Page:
that come from the conflict. Many of these criticisms focus on how Western governments, but especially the United States, engage in this harmful behavior. Often, they will use this as an excuse to maintain hegemony or dominance in a region. Many traditional policy affirmatives will focus on existential harms—anything that threatens our ability to avoid extinction of life on Earth. To them, avoiding mass casualty and the end of the world as we know it is a big impact that can justify almost anything. The strategic value of the Security K is that it tries to call this out. Debaters who read this K have to prove that their opponent is constructing security threats to justify more harm. This can be done on the link level by establishing how the focus of their position proves the point of the K. I also would encourage having some strong topical defense on case when reading this position. If you can prove that nothing the affirmative says is actually true, that strengthens the threat construction story on the K while also covering your bases on the regular substantive level.

Here’s an example of what the focal points of a debate involving the Security K on the affirmative could look like:

    1. Resolved: A just government ought to prioritize civil liberties over national security.
    2. K’s Main Argument: The sacrifice of civil liberties in the name of national security creates a slippery slope for governments to harm their citizens. Existential threats are used to violate the rights of the people and export harm around the world. As a result, we should push for foreign policy that is not rooted in abstract fears. 
    3. Potential Negative Response: In times of crisis, prolonging the crisis only does more harm than good. Even if civil liberties are important, we need to protect people and make sure they are alive before we can protect their civil liberties.
Settler Colonialism K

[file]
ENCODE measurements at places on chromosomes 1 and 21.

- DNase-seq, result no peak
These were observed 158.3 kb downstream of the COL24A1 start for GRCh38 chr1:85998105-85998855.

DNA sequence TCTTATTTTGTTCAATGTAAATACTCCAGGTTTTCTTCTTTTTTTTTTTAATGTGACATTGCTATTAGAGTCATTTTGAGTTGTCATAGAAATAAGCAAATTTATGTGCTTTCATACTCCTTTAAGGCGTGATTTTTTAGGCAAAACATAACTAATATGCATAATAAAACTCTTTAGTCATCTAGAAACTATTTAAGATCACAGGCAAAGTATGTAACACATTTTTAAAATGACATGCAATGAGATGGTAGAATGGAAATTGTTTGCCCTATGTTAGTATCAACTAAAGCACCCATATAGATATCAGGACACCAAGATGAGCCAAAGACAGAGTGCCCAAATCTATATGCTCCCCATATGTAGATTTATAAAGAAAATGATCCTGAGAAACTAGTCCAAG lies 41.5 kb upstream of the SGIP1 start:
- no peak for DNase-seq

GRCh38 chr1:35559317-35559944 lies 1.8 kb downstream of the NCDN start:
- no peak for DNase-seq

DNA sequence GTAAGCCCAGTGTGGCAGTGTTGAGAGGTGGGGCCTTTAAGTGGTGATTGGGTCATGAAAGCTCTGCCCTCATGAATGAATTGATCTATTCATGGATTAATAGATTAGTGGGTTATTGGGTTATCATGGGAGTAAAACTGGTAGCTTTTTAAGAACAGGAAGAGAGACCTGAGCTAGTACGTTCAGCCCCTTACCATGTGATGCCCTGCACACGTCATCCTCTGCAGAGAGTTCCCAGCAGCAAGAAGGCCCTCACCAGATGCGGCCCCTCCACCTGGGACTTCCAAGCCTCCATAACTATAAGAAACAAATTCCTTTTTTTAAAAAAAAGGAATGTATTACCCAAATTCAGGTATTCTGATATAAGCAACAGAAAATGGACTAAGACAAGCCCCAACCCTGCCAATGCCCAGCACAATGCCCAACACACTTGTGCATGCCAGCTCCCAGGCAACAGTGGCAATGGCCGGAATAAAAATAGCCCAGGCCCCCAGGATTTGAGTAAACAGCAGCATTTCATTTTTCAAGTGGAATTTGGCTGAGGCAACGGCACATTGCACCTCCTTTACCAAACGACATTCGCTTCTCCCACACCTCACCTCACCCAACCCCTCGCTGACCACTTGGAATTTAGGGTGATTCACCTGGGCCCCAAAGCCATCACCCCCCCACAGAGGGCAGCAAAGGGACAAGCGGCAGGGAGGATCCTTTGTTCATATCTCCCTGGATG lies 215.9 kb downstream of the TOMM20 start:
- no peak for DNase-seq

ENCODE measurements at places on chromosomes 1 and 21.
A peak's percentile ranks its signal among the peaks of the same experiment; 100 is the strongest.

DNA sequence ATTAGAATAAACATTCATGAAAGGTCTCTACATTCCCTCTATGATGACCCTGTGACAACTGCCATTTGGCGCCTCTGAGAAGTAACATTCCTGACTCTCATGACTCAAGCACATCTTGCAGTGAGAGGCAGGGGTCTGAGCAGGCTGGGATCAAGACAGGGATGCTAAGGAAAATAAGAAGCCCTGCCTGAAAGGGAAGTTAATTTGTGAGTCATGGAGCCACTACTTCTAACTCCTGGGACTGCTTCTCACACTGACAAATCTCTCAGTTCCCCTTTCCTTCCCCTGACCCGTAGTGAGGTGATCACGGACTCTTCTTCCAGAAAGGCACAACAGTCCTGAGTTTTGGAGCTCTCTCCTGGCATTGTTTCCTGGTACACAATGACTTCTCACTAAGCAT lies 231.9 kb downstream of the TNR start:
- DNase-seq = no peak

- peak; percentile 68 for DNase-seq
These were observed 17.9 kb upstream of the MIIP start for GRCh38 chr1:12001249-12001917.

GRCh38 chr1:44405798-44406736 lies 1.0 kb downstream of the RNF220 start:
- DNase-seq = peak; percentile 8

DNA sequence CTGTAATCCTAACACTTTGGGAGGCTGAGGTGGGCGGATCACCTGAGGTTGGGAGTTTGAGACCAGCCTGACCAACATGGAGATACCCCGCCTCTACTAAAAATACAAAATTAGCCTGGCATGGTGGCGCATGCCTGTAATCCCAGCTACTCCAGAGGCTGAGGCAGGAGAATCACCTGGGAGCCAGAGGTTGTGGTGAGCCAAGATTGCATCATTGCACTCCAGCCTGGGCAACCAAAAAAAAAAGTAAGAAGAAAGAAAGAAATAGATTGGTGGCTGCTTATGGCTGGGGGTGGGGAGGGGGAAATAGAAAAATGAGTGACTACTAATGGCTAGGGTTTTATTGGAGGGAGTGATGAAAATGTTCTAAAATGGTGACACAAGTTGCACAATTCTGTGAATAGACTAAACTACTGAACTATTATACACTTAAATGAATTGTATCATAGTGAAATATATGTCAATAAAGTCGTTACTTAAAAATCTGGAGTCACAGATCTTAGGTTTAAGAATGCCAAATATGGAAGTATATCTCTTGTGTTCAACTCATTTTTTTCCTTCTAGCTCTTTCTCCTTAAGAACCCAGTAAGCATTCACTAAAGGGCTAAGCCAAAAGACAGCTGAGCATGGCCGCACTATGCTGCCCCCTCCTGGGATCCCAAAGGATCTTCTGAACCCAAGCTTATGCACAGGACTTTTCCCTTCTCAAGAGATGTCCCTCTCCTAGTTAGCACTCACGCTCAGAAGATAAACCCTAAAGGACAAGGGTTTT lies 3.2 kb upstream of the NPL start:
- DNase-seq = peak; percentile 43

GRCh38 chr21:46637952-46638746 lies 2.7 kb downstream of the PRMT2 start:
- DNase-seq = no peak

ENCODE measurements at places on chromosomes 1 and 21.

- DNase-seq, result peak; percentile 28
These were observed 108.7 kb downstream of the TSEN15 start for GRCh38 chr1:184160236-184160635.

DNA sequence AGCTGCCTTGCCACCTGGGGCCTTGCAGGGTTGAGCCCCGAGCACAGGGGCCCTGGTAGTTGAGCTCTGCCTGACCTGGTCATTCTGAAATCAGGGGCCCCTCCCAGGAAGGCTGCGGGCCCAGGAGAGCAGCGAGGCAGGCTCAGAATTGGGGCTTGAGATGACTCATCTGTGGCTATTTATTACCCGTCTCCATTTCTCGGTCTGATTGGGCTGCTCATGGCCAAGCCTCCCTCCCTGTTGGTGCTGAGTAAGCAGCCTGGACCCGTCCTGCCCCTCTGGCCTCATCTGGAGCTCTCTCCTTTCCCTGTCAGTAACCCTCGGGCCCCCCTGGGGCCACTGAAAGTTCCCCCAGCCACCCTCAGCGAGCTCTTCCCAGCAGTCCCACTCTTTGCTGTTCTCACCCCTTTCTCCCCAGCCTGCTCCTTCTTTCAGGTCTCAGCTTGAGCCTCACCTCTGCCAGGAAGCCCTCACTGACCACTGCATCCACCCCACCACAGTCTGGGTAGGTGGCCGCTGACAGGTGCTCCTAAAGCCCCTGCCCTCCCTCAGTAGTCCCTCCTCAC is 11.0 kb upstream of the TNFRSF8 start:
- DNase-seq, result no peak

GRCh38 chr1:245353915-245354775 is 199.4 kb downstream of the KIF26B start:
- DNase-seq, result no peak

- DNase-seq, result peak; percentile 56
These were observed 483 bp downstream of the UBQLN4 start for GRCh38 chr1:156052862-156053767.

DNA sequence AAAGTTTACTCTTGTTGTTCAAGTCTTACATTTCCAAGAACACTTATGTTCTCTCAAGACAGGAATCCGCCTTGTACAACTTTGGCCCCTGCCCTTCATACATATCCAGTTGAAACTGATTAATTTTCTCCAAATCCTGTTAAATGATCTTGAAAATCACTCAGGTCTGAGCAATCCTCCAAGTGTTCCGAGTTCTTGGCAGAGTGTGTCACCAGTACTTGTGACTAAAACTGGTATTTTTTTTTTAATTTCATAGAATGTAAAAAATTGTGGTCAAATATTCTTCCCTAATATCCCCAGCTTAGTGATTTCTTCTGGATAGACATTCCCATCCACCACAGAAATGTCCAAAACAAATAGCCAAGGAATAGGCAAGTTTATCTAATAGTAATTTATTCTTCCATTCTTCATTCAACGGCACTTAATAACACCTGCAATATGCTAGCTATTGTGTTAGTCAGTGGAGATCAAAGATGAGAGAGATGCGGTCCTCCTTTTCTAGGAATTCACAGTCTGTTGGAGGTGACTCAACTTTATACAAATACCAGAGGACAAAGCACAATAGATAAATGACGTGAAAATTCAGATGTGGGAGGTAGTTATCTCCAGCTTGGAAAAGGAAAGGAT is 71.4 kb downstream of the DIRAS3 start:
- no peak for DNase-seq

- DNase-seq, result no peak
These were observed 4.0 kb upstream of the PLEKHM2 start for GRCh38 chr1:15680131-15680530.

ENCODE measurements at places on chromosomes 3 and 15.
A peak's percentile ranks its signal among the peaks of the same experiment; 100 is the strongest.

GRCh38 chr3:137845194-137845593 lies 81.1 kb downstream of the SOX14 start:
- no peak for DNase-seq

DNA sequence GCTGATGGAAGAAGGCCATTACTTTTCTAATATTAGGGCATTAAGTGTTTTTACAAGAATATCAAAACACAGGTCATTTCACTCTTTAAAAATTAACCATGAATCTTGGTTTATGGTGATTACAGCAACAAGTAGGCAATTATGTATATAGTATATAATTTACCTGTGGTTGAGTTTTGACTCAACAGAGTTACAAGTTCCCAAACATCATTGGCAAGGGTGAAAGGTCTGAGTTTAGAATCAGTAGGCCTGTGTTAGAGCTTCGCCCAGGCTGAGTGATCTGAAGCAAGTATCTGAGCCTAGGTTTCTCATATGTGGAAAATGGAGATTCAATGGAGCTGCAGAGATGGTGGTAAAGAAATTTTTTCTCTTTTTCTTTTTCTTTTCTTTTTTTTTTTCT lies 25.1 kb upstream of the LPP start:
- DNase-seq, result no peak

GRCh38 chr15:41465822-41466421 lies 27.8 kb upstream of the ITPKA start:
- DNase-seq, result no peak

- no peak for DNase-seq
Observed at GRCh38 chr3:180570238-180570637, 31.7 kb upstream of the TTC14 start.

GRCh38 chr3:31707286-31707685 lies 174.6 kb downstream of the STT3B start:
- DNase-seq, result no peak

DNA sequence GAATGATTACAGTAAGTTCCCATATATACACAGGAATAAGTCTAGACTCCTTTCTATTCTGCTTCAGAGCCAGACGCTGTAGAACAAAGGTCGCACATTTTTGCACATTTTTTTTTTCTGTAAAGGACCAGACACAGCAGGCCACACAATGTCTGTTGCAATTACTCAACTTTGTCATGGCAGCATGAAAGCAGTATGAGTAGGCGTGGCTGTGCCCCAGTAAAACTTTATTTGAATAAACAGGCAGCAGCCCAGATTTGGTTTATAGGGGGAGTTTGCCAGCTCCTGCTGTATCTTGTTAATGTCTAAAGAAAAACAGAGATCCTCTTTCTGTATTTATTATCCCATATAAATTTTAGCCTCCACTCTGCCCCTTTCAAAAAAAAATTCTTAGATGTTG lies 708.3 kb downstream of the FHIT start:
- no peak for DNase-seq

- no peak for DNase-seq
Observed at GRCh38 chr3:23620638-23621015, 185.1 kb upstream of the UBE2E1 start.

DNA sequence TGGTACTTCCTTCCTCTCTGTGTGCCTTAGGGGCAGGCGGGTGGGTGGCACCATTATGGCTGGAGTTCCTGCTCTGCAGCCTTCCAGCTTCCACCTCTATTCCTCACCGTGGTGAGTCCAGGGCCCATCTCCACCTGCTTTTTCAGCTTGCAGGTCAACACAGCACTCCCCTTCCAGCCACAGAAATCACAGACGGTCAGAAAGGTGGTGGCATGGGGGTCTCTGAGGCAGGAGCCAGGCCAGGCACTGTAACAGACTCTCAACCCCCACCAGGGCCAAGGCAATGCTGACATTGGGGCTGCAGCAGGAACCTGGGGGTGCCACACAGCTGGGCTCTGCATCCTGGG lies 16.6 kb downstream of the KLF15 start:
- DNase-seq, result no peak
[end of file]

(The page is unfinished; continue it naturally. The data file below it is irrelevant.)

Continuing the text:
The Settler Colonialism K (more commonly known as Set Col) is a K that focuses on indigeneous populations and settler colonialism. Settler colonialism is “an ongoing system of power that perpetuates the genocide and repression of indigenous peoples and cultures.” The K argues that we must do everything in our power to struggle against settler colonialism and prioritize indigenous scholarship and identity. This K is great against policy and other K positions because it calls into question who has the right to call the shots in the first place. As debaters, especially if you reside in a place like the United States, you are debating on occupied Native land. As governments, nations pass legislation and push for political stances while standing on land that was stolen. This K argues that the foundation is bankrupt and that it is crucial to upend this process before anything else is possible. This K might be read with an alternative about decolonization or giving back the land. Decolonization is, as articulated by Tuck and Yang, focused on “Indigenous sovereignty and futurity.” In other words, we must take actions that protect and legitimize indigeneity—whether that is through changes in policy, educational focuses, or any other method the debater chooses to do this. 

² Cox, Alicia. “Settler Colonialism.” Oxford Bibliographies, 26 July 2017,

³ Tuck, E., and K. W. Yang. “Decolonization is not a metaphor. Decolonization: Indigeneity, education & society, 1 (1), 1-40.” (2012).

Here’s an example of what the focal points of a debate involving the Settler Colonialism K on the negative could look like:

    1. Resolved: The United States federal government should substantially reduce its restrictions on legal immigration to the United States.